“They can get married at any age, even girls who haven’t started menstruating. And they can have intimate relationships and intercourse, as long as they are able.”
Cholil Nafis, secretary of the committee for religious issues for this past week’s 32nd NU congress, said the gathering had agreed that there should be no age restrictions on marriage because sacred Islamic verses or regulations had not stipulated a minimum age. Cholil said Islamic law only suggested that marriages would be better after a woman had her first period.
“If people disagree with our fatwa, so be it. We never force people to follow what we say.” Cholil said an NU report mentioned underage marriages in some regions, but added that they were mostly traditional engagements between families who wanted their offspring to marry.
Under such a marriage, the minors are wed under Islamic law as if they were adults, but live separately with their families until they are judged mature enough to assume adult responsibilities.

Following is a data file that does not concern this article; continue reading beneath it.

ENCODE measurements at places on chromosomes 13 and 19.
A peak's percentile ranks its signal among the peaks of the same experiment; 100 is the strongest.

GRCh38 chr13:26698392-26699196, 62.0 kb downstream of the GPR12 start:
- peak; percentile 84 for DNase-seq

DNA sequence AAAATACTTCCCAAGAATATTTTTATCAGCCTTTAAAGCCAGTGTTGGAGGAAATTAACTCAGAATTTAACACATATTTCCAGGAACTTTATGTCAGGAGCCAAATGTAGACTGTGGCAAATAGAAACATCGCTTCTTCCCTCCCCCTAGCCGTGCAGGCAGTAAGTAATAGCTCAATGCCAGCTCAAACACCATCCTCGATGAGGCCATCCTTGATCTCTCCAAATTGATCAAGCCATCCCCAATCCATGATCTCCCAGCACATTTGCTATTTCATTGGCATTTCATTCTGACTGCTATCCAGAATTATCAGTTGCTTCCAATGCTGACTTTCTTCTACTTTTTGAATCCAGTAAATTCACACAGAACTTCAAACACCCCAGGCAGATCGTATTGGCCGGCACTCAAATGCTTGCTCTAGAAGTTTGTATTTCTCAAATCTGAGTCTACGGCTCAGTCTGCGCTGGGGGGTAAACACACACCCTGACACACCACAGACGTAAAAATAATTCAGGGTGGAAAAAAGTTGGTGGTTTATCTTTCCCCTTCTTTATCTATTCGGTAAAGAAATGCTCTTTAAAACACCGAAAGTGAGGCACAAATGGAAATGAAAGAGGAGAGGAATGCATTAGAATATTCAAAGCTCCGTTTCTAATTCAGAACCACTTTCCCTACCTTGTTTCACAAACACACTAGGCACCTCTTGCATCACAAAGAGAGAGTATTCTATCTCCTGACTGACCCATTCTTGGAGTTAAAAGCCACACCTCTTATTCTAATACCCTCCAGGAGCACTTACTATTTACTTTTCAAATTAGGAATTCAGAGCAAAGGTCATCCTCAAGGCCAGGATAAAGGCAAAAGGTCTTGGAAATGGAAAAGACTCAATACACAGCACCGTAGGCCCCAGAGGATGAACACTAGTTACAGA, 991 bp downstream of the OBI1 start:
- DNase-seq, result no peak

Friday’s edict drew immediate criticism from the Indonesian Ulema Council (MUI)). “Girls need mental maturity to be responsible for their husband and children,” MUI chairman Amidhan. “Based on the 1974 Law on Marriage, girls can only get married after they are 16.”
Yunahar Ilyas, Muhammadiyah’s fatwa committee chairman, said NU should not issue edicts and recommendations based solely on an Islamic perspective. “They are supposed to see this matter comprehensively. Menstruation is not a measurement of a girl’s maturity,” Yunahar said. “She needs to be mentally and intellectually mature to be able to be a good mother and wife.” INDONESIA THIS DAY